The Small Business Reorganization Act of 2019 (SBRA) became effective on the eve of the economic free fall stemming from the COVID-19 pandemic. Longleaf Law Partner’s bankruptcy law expert, Cindy G. Oliver, explains the new law in our 13-part series, Bankruptcy Buzz.
Part 7 of 13:
Unsecured creditors generally do not receive a payment on their claims in a Chapter 11 bankruptcy case until a plan of reorganization is confirmed, and a secured creditor may only receive adequate protection payments prior to confirmation of the plan. Hence, the longer the period between the beginning of the bankruptcy case and the confirmation of a plan of reorganization, the more financial pain felt by the creditors.
The Small Business Reorganization Act (SBRA) enacted in February 2020, fast tracks the confirmation process by requiring a small business debtor under Subchapter V of Chapter 11 to file a plan of reorganization within 90 days. The deadline is 120 days in a traditional Chapter 11. The bankruptcy court can extend the 90-day deadline “due to circumstances for which the debtor should not justly be held accountable.” This fast-track reorganization requires a successful debtor to proceed efficiently and hopefully provides faster monetary recovery to the creditors.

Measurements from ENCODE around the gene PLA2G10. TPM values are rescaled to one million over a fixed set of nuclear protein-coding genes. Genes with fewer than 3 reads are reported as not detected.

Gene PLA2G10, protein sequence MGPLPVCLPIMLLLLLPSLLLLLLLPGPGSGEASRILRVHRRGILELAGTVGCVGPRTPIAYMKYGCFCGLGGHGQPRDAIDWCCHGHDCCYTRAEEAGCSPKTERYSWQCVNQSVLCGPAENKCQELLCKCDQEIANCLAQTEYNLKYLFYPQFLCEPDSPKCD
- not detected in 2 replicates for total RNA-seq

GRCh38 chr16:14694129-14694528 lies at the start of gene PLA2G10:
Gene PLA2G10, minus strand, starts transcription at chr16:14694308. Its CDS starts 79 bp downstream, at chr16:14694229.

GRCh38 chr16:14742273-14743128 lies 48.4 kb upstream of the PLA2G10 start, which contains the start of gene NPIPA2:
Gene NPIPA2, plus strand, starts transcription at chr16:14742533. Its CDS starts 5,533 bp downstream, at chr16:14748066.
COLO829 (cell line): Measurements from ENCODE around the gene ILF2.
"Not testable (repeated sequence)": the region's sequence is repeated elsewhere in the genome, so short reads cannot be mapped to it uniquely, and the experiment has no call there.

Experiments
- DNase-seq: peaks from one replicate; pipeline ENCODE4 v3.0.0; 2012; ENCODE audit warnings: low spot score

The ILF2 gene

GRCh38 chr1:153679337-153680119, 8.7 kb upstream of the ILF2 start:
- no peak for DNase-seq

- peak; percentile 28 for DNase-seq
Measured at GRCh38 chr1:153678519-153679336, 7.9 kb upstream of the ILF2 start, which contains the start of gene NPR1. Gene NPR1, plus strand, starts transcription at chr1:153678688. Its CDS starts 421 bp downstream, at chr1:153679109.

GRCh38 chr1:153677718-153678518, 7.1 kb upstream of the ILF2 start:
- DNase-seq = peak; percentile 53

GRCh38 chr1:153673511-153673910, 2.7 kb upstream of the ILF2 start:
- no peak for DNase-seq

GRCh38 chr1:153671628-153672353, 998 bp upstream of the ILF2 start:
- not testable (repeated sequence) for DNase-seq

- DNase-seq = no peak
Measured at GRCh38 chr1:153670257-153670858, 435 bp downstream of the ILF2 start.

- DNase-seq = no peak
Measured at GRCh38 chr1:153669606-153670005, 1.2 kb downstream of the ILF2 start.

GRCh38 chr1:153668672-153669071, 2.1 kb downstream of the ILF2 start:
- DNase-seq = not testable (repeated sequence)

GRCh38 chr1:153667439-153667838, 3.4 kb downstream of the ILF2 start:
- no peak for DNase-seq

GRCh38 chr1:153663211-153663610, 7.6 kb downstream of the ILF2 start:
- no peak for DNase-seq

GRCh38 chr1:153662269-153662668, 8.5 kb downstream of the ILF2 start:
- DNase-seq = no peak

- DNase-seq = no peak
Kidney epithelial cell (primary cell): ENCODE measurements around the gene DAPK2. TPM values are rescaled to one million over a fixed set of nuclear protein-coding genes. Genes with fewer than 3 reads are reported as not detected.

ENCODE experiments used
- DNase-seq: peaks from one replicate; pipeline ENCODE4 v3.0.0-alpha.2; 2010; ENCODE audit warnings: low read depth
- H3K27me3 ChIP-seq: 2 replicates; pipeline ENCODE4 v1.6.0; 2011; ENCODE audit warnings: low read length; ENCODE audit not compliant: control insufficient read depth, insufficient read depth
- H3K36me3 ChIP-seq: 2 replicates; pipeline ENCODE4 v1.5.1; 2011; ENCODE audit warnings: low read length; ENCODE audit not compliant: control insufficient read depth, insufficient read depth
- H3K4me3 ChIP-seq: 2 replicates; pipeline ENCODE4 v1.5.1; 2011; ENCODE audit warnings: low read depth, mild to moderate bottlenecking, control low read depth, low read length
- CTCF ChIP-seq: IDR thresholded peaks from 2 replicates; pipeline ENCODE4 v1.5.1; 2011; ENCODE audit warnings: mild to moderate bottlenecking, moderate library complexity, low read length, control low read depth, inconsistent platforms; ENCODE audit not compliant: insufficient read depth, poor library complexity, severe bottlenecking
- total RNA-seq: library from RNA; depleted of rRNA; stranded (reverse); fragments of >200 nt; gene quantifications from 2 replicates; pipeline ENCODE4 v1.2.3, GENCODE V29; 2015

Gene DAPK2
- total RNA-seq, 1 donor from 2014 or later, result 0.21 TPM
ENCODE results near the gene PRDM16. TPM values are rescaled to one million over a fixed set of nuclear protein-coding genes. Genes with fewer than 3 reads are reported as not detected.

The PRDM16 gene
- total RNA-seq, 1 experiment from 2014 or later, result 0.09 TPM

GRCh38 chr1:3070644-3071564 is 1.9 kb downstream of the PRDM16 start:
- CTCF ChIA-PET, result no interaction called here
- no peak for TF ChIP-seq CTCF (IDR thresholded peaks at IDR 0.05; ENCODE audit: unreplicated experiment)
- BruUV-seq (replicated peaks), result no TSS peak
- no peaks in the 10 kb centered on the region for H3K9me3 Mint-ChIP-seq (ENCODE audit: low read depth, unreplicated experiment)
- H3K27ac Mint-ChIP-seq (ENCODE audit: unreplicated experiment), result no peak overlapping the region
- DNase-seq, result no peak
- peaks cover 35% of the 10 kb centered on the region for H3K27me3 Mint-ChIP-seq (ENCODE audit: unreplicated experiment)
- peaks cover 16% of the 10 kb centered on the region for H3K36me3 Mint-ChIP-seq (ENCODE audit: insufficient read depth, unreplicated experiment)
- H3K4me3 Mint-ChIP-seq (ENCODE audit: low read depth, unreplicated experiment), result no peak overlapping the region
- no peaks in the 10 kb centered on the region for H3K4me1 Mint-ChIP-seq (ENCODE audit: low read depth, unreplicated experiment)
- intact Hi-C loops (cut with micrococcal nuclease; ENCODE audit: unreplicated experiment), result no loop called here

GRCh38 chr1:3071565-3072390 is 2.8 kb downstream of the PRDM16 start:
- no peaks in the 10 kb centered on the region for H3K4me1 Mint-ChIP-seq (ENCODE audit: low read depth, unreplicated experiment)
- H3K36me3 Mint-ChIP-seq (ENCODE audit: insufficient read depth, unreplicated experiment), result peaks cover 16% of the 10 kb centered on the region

The information provided in this article does not, and is not intended to, constitute legal advice. No action should be taken in any particular circumstance or fact situation with reliance upon the information contained in this article without obtaining the advice of an attorney.